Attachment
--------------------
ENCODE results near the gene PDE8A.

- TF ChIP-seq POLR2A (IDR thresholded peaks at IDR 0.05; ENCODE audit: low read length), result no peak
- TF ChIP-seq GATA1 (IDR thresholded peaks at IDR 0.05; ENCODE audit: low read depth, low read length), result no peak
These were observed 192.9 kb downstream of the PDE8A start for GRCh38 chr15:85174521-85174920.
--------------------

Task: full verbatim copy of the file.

ENCODE results near the gene PDE8A.

- TF ChIP-seq POLR2A (IDR thresholded peaks at IDR 0.05; ENCODE audit: low read length), result no peak
- TF ChIP-seq GATA1 (IDR thresholded peaks at IDR 0.05; ENCODE audit: low read depth, low read length), result no peak
These were observed 192.9 kb downstream of the PDE8A start for GRCh38 chr15:85174521-85174920.